As further background to certain embodiments of the present invention, there are a number of references which teach the burning of silicon fluoride compounds, such as SiF.sub.4 and H.sub.2 SiF.sub.6, by injecting the silicon fluoride compounds into a combusted mixture of fuel and oxygen in order to prepare fumed SiO.sub.2. The oxygen is generally supplied as air and, conveniently, the fuel may be hydrogen. The fuel also may be an easily combusted hydrocarbon such as an aliphatic hydrocarbon having from 1 to about 12 carbon atoms or mixtures of such hydrocarbons. Representative patents for such formation of fumed SiO.sub.2 are, for example, U.S. Pat. Nos. 2,819,151; 3,203,759; 3,110,562 and others. It is highly desirable that the feed stream of H.sub.2 SiF.sub.6 be of substantially constant quality and concentration in order that the process not be erratic, especially since such processes are normally expected to be performed continuously.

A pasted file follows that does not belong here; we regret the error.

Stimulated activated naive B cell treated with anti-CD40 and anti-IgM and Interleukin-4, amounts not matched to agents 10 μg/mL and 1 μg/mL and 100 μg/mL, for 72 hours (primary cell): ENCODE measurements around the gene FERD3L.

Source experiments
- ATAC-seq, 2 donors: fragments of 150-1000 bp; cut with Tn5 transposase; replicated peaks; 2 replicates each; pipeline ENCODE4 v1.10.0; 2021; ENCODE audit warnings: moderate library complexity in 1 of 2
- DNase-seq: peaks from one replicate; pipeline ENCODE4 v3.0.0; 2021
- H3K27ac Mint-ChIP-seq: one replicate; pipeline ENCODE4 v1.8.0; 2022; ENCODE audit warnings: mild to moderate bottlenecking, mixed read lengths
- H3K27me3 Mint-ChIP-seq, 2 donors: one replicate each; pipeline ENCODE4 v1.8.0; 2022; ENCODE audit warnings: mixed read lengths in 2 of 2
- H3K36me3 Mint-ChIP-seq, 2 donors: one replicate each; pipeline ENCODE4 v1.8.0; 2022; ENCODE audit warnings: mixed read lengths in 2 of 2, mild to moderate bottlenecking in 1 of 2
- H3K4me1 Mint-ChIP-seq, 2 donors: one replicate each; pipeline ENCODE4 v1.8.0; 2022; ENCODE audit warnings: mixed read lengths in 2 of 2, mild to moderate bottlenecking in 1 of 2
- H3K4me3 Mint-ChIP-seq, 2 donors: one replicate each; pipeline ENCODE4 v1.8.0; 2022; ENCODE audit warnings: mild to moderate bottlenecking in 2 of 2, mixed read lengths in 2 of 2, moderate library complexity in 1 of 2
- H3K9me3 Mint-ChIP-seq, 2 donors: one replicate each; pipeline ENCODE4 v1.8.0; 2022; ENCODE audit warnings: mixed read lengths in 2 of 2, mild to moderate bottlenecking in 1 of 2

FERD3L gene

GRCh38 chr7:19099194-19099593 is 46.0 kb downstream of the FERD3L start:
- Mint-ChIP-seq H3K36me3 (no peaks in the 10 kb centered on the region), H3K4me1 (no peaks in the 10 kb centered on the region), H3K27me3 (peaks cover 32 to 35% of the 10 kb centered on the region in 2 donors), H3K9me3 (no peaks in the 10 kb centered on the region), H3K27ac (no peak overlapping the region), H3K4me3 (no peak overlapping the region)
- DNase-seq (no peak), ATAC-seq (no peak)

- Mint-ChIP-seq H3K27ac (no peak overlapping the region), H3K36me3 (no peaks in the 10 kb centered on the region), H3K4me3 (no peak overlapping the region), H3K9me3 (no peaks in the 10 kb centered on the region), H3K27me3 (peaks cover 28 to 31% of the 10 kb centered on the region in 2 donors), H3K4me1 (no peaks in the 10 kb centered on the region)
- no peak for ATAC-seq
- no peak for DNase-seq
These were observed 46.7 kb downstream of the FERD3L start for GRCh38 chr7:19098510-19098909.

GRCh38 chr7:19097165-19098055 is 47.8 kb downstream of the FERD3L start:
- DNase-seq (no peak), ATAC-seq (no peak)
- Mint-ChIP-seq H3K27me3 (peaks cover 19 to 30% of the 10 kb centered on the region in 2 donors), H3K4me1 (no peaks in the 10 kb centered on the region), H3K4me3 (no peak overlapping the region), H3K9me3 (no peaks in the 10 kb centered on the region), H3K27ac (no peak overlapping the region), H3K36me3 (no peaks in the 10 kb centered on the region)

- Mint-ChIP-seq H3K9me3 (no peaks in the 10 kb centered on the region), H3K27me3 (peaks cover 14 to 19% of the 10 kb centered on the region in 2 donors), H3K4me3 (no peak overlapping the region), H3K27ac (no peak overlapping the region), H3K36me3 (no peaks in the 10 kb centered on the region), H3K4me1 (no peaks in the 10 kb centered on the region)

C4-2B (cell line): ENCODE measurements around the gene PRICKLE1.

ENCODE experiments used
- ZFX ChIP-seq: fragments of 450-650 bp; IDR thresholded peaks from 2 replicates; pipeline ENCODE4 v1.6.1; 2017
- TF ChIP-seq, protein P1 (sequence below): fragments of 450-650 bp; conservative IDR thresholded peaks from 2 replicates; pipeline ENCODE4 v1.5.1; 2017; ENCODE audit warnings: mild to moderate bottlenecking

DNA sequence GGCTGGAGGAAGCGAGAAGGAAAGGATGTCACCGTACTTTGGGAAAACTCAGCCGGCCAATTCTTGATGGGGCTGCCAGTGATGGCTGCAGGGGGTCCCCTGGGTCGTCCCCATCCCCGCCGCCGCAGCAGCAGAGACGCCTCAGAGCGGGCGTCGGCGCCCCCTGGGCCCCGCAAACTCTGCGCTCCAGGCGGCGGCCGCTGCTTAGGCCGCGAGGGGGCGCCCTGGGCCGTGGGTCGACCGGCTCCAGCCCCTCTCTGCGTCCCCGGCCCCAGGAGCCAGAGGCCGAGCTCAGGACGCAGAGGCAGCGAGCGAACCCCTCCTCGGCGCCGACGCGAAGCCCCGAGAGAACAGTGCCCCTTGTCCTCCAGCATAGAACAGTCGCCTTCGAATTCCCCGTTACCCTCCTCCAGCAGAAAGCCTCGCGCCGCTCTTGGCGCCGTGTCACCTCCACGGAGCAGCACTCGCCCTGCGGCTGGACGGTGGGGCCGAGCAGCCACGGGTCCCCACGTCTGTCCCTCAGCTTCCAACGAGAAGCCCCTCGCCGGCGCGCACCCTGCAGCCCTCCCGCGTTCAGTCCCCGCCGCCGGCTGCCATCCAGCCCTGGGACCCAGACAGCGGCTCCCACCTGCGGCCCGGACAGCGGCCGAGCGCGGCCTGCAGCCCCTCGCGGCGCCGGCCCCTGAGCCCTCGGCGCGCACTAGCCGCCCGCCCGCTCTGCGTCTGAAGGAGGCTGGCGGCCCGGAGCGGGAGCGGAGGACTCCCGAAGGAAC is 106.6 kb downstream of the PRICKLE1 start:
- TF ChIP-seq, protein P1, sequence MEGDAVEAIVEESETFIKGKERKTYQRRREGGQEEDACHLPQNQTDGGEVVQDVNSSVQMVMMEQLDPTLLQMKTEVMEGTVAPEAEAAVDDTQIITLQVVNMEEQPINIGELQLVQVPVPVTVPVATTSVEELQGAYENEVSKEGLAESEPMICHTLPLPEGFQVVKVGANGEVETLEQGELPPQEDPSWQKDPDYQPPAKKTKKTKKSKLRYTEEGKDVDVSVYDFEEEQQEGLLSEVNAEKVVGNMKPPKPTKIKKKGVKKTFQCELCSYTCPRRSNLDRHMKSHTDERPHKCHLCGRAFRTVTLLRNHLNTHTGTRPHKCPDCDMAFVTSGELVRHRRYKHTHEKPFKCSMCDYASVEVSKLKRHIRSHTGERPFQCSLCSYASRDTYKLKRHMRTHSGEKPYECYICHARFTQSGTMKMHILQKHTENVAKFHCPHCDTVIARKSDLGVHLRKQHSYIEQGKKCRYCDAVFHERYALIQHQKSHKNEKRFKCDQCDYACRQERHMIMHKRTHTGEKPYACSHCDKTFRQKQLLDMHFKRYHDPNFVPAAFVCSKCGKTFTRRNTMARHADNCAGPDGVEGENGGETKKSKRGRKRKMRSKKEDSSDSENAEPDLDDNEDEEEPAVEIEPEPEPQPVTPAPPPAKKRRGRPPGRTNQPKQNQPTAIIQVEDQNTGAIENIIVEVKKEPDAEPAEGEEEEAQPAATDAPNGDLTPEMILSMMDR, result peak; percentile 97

Throughout this disclosure, the "decomposition" which is avoided by the present invention is illustrated by:
3H.sub.2 SiF.sub.6 (aq.) .sup.vaporization 3SiF.sub.4 (↑) + 6HF(↓),
then in the distillation condenser:
3SiF.sub.4 + 2H.sub.2 O(1) → SiO.sub.2 (grainy)+2H.sub.2 SiF.sub.6.
it is an object of the present invention to provide an aqueous solution of H.sub.2 SiF.sub.6 which is of substantially constant quality and concentration for use as feed material to chemical processes.
It is another object to provide an aqueous solution of H.sub.2 SiF.sub.6 which can be distilled without encountering decomposition and without creating unwanted forms of SiO.sub.2.
It is still another object to provide an aqueous solution containing H.sub.2 SiF.sub.6 of substantially constant quality and concentration for use in a high temperature combustion process in which fumed SiO.sub.2 and HF are produced.
Another object is the removal of substantial amounts of water from weak solutions of H.sub.2 SiF.sub.6 by distillation at elevated temperature to make a more concentrated solution without encountering decomposition and creation of grainy-type SiO.sub.2.
These and other objects are obtained by the invention described and claimed herein.